Millions of dollars worth of improvements are being planned at the University of Evansville.
One of those changes will impact a major road that runs through campus.
With its $3.6 million, privately funded, basketball practice facility now a year old UE is working its way down a list of other campus improvements.
Next up, upgrades to the outdated library and Hyde Hall, as well as an investment in campus streetscapes.
"We began thinking about how can we make this a more attractive place, and how can Walnut in particular become a uniter of the campus, something that brings the campus together as opposed to being divided into an academic area and an athletics area," said Dr. Thomas Kazee, UE President.
Right now, Walnut splits the two sides. To the north there's the Carson Center, tennis courts, basketball practice facility and student fitness center. Classrooms are on the south side.
Part of the plan is to take Walnut from four lanes down to two and create a gathering space called Walnut Plaza.
"So right in the middle of walnut would be a plaza which would be an inviting place with some public art that would be a place that for special occasions we could close that block to traffic," said Dr. Kazee. "It becomes the kind of thing where people see it as an integrator of campus life, something that brings the community together in what is now simply a street," he said.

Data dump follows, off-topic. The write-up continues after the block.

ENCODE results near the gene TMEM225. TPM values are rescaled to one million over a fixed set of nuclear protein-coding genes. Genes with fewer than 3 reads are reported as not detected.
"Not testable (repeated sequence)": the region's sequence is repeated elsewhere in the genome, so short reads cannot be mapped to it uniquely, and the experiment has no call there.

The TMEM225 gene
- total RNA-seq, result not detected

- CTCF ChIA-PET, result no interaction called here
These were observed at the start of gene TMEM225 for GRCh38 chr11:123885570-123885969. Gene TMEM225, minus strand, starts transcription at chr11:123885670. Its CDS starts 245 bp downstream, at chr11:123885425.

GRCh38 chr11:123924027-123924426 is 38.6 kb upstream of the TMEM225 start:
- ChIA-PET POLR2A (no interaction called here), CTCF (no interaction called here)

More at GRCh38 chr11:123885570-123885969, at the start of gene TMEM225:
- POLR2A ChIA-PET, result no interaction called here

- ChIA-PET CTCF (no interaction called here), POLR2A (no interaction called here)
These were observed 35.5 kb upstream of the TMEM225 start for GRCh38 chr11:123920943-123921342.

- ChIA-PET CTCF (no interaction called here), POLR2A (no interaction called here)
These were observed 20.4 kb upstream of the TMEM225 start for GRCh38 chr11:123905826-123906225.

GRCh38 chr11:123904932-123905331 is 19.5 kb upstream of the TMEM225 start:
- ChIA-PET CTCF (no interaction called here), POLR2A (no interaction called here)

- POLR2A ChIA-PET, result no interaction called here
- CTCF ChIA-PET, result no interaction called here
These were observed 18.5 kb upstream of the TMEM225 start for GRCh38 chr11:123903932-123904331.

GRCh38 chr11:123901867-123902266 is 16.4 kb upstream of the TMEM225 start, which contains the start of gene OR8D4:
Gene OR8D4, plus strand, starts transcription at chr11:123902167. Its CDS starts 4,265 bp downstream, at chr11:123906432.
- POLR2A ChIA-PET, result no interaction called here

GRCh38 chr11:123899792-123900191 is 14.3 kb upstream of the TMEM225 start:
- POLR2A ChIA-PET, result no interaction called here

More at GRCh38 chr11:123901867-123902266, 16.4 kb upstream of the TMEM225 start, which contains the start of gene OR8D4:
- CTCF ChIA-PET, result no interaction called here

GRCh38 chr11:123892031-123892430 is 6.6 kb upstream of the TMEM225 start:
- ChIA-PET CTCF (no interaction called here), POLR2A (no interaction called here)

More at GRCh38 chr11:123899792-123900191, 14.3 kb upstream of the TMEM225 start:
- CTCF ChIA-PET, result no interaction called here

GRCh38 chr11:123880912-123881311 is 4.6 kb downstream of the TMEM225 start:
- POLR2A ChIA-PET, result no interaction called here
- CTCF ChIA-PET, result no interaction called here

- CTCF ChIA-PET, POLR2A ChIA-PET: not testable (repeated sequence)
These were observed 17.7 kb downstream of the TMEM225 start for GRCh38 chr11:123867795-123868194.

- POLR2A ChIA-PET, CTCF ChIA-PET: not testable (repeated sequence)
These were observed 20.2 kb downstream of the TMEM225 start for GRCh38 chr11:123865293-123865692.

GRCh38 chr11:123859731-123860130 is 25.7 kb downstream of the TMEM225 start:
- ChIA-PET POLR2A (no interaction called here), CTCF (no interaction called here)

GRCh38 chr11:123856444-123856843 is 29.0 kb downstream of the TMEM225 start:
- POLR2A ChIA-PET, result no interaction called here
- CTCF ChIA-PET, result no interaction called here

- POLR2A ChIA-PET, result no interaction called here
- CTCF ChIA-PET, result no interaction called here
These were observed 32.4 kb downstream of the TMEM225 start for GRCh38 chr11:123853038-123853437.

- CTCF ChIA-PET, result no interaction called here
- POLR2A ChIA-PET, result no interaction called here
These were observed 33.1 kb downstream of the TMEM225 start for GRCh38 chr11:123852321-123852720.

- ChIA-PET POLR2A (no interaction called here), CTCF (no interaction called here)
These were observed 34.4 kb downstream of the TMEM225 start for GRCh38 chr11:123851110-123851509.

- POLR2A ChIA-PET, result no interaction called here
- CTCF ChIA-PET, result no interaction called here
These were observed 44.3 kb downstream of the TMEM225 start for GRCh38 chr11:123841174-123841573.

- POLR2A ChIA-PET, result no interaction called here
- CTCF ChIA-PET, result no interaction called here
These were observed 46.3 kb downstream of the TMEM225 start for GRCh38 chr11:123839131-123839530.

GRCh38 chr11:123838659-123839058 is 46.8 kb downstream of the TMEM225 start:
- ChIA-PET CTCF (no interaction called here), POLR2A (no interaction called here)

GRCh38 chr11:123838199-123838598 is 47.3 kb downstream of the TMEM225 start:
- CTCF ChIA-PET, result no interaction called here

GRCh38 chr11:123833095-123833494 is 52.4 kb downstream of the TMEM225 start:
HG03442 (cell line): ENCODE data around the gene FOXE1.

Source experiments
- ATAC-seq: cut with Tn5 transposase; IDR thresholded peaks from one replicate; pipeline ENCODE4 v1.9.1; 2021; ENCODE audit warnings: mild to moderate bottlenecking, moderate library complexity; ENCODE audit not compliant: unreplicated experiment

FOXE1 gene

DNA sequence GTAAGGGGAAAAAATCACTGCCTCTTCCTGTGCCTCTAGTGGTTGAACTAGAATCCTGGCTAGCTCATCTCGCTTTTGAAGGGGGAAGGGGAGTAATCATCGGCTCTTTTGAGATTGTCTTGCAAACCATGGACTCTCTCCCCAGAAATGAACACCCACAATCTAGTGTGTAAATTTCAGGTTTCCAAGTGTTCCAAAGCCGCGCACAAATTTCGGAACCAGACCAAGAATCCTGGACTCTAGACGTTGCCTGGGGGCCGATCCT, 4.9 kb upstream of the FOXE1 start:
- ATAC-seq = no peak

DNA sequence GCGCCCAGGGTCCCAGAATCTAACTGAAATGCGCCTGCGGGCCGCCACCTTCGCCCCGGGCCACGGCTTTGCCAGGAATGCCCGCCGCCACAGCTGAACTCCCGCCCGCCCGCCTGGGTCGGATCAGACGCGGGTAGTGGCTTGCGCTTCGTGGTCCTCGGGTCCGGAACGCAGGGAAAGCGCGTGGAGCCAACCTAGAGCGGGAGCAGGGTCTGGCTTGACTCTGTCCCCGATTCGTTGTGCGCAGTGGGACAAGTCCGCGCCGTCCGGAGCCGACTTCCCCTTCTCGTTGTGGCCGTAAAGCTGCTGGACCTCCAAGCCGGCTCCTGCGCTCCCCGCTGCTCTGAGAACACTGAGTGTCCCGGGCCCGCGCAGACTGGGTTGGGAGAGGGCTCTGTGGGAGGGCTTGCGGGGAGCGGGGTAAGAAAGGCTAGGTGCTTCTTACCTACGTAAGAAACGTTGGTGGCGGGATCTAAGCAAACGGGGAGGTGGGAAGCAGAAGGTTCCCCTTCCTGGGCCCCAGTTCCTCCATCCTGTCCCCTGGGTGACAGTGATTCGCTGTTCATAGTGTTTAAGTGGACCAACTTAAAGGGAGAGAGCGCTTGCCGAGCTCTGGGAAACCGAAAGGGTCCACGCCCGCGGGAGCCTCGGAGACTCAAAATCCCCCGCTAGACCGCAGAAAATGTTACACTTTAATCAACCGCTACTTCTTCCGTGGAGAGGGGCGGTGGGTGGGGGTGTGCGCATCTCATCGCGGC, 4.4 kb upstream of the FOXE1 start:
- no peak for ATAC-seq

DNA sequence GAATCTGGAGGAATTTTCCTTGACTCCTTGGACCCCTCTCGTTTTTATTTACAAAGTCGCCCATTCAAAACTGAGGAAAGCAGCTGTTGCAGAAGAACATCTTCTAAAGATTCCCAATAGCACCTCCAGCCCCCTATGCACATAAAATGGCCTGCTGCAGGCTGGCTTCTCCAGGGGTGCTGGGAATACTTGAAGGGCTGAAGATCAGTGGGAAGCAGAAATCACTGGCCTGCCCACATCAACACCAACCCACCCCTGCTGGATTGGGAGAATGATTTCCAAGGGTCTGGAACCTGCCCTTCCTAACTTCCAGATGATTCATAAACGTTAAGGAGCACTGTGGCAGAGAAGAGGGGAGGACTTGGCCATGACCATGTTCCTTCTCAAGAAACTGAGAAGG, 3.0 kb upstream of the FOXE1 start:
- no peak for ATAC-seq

Indoors, the university wants to breath new life into older buildings where students spend a lot of time.
First Hyde Hall.
"The classrooms are very cramped and small there's very little technology capabilities in these rooms, the air conditioning is kind of hit or miss as well as the heating," said Mallory Mooney, UE junior. "It's kind of a really uncomfortable place to learn."
A new energy efficient heating and cooling system is in the works as well as more modern classrooms.
At the library, the university wants to add more natural light and technology as well as create space for students to work in small groups.
They're things Dr. Kazee believes are necessary to recruit the best and brightest and improvements Mallory Mooney is excited about even if she'll have long graduated before they're complete.
"My peers and I really care about the years to come," said Mallory. "They want all the students to have the same experience that we had when we were here and the students after them and the students after them," she said.
Fundraising for these projects has been underway now for the past few months.
Dr. Kazee says they're hoping to have the money, somewhere around $16 million, raised in the next two to three years.
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